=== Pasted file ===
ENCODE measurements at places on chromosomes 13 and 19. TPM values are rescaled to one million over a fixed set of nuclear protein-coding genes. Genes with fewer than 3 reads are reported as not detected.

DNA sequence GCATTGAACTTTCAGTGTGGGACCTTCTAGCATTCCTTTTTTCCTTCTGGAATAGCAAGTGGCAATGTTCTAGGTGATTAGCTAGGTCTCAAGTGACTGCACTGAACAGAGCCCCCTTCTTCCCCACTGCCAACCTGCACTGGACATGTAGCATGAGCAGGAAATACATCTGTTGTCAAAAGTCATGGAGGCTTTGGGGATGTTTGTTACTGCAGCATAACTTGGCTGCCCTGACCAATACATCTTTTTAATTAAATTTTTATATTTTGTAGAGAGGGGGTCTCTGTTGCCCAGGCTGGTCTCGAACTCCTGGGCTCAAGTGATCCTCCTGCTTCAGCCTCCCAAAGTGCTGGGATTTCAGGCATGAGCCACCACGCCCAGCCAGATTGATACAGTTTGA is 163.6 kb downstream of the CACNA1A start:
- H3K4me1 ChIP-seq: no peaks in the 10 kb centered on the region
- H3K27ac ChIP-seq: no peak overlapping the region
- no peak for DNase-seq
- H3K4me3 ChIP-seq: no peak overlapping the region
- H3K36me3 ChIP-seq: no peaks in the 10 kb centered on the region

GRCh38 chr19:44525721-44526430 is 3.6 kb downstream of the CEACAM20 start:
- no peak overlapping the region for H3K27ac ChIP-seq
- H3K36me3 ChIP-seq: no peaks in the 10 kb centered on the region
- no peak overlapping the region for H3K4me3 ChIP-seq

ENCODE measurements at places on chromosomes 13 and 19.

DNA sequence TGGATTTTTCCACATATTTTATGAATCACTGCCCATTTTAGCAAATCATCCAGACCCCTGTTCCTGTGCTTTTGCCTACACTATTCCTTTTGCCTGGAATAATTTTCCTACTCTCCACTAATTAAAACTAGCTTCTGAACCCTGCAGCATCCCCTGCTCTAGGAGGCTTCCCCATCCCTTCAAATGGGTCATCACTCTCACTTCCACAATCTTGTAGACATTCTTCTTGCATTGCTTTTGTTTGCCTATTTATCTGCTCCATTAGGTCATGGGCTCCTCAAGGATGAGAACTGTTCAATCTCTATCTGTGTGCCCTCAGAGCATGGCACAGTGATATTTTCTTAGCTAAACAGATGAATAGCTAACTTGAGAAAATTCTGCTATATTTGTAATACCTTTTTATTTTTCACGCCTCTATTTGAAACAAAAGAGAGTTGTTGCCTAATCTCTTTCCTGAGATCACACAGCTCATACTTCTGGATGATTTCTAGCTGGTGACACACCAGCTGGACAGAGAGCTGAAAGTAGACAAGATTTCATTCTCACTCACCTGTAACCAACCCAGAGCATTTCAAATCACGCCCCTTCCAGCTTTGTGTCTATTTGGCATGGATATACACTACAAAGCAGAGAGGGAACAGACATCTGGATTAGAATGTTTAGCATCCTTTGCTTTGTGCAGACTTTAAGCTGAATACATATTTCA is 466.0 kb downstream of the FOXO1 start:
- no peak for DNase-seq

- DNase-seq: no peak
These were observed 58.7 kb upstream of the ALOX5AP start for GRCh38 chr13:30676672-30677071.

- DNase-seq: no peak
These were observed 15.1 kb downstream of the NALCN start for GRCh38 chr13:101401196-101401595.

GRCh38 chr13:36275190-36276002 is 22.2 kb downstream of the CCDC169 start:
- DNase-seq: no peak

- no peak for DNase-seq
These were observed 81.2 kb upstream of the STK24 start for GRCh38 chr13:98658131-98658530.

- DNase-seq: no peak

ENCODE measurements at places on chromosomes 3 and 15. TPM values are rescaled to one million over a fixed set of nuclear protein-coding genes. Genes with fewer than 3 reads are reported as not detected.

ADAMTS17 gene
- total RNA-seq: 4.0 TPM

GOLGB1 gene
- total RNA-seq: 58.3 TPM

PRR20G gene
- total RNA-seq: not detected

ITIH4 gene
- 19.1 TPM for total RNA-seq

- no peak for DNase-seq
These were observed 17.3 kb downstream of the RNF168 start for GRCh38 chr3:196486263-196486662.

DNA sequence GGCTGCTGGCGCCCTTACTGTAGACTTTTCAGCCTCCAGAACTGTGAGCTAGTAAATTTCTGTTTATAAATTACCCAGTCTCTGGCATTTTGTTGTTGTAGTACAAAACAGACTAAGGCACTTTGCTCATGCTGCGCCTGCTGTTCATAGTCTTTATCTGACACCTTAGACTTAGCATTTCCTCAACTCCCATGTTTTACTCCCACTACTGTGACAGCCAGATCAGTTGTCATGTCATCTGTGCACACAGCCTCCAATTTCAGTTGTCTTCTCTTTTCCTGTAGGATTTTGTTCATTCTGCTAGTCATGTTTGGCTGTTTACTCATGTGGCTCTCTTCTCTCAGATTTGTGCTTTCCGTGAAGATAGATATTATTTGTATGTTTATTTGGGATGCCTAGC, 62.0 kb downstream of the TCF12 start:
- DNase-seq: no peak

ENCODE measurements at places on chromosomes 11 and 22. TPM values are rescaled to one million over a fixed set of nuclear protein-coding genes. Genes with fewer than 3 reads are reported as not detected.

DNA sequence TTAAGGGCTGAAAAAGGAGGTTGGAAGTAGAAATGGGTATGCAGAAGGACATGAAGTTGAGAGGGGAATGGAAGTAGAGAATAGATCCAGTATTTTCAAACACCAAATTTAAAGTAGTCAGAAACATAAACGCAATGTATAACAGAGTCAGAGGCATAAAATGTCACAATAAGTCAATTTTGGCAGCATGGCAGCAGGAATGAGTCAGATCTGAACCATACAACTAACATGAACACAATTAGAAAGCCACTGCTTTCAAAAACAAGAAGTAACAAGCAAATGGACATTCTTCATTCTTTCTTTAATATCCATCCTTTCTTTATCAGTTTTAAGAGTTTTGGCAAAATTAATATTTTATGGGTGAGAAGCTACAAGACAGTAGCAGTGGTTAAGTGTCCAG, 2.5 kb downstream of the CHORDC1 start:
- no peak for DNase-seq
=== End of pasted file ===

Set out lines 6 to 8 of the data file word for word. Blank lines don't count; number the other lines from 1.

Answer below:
- H3K4me3 ChIP-seq: no peak overlapping the region
- H3K36me3 ChIP-seq: no peaks in the 10 kb centered on the region

GRCh38 chr19:44525721-44526430 is 3.6 kb downstream of the CEACAM20 start: